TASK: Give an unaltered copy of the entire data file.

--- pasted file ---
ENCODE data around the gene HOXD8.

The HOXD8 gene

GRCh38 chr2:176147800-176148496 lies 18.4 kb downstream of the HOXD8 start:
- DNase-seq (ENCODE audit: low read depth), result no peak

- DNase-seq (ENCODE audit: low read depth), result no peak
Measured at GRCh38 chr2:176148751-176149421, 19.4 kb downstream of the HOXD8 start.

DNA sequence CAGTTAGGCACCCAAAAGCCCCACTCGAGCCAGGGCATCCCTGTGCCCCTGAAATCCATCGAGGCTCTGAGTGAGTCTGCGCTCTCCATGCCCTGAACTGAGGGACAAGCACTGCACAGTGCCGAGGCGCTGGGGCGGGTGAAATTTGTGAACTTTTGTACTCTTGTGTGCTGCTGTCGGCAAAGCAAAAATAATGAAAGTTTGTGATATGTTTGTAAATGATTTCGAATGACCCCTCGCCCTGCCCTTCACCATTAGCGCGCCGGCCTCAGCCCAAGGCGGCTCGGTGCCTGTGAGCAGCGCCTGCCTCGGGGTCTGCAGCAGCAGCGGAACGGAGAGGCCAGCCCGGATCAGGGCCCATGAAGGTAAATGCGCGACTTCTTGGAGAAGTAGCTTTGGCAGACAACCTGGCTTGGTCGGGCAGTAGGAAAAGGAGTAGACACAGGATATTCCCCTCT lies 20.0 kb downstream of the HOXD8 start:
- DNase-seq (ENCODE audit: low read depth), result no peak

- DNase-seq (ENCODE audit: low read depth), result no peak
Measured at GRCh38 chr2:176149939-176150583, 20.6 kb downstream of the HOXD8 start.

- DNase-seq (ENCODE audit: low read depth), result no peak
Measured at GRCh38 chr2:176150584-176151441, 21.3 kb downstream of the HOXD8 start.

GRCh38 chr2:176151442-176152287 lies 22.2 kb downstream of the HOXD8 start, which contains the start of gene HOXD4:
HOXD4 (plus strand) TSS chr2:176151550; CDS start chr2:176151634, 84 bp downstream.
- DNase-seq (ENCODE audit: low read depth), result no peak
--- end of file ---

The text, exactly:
ENCODE data around the gene HOXD8.

The HOXD8 gene

GRCh38 chr2:176147800-176148496 lies 18.4 kb downstream of the HOXD8 start:
- DNase-seq (ENCODE audit: low read depth), result no peak

- DNase-seq (ENCODE audit: low read depth), result no peak
Measured at GRCh38 chr2:176148751-176149421, 19.4 kb downstream of the HOXD8 start.

DNA sequence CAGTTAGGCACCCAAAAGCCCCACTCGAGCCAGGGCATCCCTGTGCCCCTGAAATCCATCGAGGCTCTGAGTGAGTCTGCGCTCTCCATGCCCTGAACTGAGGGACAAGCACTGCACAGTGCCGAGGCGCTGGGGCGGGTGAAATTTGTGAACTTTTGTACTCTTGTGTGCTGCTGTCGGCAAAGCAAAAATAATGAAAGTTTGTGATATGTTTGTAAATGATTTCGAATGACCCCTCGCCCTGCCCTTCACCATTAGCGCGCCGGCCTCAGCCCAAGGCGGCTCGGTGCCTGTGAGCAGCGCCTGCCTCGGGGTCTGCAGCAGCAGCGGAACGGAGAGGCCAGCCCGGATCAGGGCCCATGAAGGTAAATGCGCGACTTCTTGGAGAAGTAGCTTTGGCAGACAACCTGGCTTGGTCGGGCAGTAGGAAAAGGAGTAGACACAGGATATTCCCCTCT lies 20.0 kb downstream of the HOXD8 start:
- DNase-seq (ENCODE audit: low read depth), result no peak

- DNase-seq (ENCODE audit: low read depth), result no peak
Measured at GRCh38 chr2:176149939-176150583, 20.6 kb downstream of the HOXD8 start.

- DNase-seq (ENCODE audit: low read depth), result no peak
Measured at GRCh38 chr2:176150584-176151441, 21.3 kb downstream of the HOXD8 start.

GRCh38 chr2:176151442-176152287 lies 22.2 kb downstream of the HOXD8 start, which contains the start of gene HOXD4:
HOXD4 (plus strand) TSS chr2:176151550; CDS start chr2:176151634, 84 bp downstream.
- DNase-seq (ENCODE audit: low read depth), result no peak